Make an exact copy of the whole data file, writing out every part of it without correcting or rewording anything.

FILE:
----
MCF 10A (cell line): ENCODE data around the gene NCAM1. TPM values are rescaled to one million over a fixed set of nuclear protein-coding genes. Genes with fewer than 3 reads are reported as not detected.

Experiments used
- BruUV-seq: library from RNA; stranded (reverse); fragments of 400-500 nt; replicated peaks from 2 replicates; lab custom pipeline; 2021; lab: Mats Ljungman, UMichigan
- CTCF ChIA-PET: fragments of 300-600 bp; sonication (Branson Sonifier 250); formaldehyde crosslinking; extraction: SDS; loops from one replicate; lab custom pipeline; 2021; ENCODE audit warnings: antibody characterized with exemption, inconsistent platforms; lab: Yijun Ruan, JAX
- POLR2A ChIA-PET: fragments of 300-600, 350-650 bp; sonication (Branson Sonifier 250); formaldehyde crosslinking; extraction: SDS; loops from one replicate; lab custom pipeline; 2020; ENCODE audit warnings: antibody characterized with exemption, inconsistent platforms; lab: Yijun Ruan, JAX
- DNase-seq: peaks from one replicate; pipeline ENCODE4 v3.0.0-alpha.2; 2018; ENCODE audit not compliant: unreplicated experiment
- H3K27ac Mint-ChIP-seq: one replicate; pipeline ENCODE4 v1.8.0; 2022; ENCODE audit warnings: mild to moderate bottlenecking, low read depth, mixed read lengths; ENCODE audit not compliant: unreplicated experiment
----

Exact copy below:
MCF 10A (cell line): ENCODE data around the gene NCAM1. TPM values are rescaled to one million over a fixed set of nuclear protein-coding genes. Genes with fewer than 3 reads are reported as not detected.

Experiments used
- BruUV-seq: library from RNA; stranded (reverse); fragments of 400-500 nt; replicated peaks from 2 replicates; lab custom pipeline; 2021; lab: Mats Ljungman, UMichigan
- CTCF ChIA-PET: fragments of 300-600 bp; sonication (Branson Sonifier 250); formaldehyde crosslinking; extraction: SDS; loops from one replicate; lab custom pipeline; 2021; ENCODE audit warnings: antibody characterized with exemption, inconsistent platforms; lab: Yijun Ruan, JAX
- POLR2A ChIA-PET: fragments of 300-600, 350-650 bp; sonication (Branson Sonifier 250); formaldehyde crosslinking; extraction: SDS; loops from one replicate; lab custom pipeline; 2020; ENCODE audit warnings: antibody characterized with exemption, inconsistent platforms; lab: Yijun Ruan, JAX
- DNase-seq: peaks from one replicate; pipeline ENCODE4 v3.0.0-alpha.2; 2018; ENCODE audit not compliant: unreplicated experiment
- H3K27ac Mint-ChIP-seq: one replicate; pipeline ENCODE4 v1.8.0; 2022; ENCODE audit warnings: mild to moderate bottlenecking, low read depth, mixed read lengths; ENCODE audit not compliant: unreplicated experiment